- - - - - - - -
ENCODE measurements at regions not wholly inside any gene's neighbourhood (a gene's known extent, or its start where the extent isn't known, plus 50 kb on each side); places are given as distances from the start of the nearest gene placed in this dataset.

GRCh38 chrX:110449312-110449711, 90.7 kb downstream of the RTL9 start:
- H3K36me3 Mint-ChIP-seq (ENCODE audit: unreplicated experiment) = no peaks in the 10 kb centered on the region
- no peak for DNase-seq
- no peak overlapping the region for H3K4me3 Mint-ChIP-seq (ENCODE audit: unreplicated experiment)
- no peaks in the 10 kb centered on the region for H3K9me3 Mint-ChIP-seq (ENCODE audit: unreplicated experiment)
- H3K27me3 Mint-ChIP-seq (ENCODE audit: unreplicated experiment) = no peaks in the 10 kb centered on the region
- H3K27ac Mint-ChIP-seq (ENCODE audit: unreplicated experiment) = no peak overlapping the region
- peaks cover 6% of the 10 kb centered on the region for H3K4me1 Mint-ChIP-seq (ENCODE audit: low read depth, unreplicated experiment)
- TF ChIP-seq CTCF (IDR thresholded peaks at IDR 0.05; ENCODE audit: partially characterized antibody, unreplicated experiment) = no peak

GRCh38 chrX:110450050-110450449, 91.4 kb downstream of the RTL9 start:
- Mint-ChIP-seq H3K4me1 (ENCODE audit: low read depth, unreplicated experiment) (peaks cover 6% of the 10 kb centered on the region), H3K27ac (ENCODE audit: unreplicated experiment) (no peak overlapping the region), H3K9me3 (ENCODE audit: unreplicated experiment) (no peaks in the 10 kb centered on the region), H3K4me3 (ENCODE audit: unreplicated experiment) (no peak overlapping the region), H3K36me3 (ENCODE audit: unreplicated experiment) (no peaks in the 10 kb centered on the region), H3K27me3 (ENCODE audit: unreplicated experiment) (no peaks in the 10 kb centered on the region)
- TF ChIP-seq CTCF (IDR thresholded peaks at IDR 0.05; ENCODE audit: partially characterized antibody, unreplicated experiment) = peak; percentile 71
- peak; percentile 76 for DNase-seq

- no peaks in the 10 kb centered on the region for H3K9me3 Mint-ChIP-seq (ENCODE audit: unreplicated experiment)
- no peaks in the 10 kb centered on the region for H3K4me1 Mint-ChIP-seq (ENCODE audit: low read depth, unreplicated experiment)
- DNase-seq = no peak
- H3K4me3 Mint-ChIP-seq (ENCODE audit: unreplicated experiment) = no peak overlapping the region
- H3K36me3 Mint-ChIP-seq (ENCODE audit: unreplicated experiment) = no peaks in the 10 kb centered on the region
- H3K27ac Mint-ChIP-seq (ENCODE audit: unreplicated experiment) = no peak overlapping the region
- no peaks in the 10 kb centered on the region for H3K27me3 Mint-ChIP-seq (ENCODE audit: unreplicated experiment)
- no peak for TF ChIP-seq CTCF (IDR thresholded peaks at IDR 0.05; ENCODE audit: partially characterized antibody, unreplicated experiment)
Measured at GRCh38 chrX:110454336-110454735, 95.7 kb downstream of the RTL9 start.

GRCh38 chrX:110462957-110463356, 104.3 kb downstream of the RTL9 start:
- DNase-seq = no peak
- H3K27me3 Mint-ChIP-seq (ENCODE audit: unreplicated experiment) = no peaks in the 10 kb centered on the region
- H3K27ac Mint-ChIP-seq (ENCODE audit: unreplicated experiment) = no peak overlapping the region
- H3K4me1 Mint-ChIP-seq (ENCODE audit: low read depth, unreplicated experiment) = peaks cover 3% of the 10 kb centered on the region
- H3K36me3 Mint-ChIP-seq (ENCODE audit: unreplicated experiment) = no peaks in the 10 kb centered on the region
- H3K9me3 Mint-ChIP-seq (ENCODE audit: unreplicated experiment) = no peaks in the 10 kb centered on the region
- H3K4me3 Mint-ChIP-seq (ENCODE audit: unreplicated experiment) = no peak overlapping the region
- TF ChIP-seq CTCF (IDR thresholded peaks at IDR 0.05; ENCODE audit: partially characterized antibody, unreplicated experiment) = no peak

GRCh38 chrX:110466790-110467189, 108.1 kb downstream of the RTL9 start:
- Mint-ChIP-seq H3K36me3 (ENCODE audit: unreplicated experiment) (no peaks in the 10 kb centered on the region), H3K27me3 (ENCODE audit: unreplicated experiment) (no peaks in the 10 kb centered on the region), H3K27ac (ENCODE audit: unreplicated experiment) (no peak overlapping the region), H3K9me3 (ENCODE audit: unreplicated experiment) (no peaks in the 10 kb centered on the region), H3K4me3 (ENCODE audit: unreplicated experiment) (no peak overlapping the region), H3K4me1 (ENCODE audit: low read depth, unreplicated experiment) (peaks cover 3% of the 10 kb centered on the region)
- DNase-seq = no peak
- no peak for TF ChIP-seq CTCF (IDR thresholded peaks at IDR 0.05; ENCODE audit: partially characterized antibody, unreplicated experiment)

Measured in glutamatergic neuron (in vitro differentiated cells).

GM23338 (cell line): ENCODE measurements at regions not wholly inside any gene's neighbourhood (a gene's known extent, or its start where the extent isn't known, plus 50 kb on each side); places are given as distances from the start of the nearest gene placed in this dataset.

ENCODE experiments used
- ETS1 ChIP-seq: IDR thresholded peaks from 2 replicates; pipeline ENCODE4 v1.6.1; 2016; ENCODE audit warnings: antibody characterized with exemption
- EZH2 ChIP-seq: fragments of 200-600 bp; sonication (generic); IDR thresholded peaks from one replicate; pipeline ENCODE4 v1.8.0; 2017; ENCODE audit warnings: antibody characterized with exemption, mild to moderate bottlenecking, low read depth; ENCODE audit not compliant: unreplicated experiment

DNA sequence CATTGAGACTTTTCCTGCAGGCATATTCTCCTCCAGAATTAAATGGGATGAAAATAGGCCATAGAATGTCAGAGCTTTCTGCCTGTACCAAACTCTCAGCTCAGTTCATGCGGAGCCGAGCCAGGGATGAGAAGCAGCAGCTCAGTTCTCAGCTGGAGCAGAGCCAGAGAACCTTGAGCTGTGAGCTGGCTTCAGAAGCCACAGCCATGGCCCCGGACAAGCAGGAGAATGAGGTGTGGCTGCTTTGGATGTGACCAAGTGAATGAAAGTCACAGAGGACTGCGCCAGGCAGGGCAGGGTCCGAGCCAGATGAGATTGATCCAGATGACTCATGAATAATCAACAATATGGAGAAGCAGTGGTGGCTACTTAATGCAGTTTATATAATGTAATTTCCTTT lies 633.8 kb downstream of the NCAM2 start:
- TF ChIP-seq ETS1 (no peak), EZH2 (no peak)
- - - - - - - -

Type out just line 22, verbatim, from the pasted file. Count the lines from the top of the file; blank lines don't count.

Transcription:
- no peak for TF ChIP-seq CTCF (IDR thresholded peaks at IDR 0.05; ENCODE audit: partially characterized antibody, unreplicated experiment)